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In 'The Merchant of Venice' in Act 1 Scene 3, Shylock is described as being 'the devil' by Antonio. To what extent do you agree that he is the villain in the play?

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Introduction

In 'The Merchant of Venice' in Act 1 Scene 3, Shylock is described as being 'the devil' by Antonio. To what extent do you agree that he is the villain in the play? Shylock's character in Shakespeare's 'The Merchant of Venice' has long been a controversial subject- more so now than it was when the play was written in the late 16th Century. First performed in 1605, it seemingly conforms to the anti-semitic stereotypes towards Jews and their conduct but, unlike Shakespeare's rival's work ('The Jew of Malta) by Christopher Marlowe, the main Jewish character is attributed not only the negative traits associated with Jews at the time, but also a side that sees to show humanity. Therefore, in this essay, it is my aim to explore whether calling Shylock the villain in the play is justified or not based on his actions and those of the characters surrounding him (to see if there is evidence of provocation), and placing this into the context of Elizabethan England and thus coming to conclusions abut whether views towards the extent of his villainy have remained the same. The one single action in the play which seems most convictive of Shylock is his argument with argument over the lending of 3,000 ducats-and the penalty fixed in case of its late return in Act 3 scene 1. The very notion of imposing such a brutal penalty seems to us shocking in its severity and absurdity, but, of course, Shylock's reasons for setting it must also be taken into account. It can also be argued that it was Antonio's right to refuse it, and so Shylock's wish to fulfil the terms of the contract cannot be classed as murder. Antonio agreed to it, and he was fully aware of the implications. Antonio asks of Shylock the loan of 3,000 ducats. Shylock is a moneylender by profession, and this is a fact that would have been significant to an Elizabethan audience watching the play, as Shylock charges interest on his loans, something that they would have undoubtedly despised but which we see no wrong in today. ...read more.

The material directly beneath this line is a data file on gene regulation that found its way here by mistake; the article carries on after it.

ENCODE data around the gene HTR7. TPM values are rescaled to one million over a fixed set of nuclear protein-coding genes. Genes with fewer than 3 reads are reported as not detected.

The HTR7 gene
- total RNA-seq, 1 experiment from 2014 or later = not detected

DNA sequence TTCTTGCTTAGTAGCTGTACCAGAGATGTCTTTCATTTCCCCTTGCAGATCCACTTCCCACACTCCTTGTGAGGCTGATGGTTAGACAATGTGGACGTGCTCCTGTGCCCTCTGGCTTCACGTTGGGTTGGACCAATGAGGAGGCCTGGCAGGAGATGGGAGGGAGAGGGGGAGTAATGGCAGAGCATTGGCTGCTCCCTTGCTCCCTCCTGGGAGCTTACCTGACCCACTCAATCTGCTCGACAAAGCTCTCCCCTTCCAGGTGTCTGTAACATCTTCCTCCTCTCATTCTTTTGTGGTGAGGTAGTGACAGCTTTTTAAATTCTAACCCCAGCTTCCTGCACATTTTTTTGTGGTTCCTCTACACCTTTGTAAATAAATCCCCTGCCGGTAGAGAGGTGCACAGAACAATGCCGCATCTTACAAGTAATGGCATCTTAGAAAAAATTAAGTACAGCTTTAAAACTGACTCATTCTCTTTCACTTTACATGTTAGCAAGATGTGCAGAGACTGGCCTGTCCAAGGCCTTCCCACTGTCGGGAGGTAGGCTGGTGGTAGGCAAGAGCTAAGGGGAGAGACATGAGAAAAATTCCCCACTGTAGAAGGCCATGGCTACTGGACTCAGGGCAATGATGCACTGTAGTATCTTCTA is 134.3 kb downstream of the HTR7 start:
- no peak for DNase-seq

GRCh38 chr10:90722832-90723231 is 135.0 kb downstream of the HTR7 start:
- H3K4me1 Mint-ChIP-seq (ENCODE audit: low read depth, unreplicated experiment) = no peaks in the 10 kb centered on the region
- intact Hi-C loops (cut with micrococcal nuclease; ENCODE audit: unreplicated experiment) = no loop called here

Middle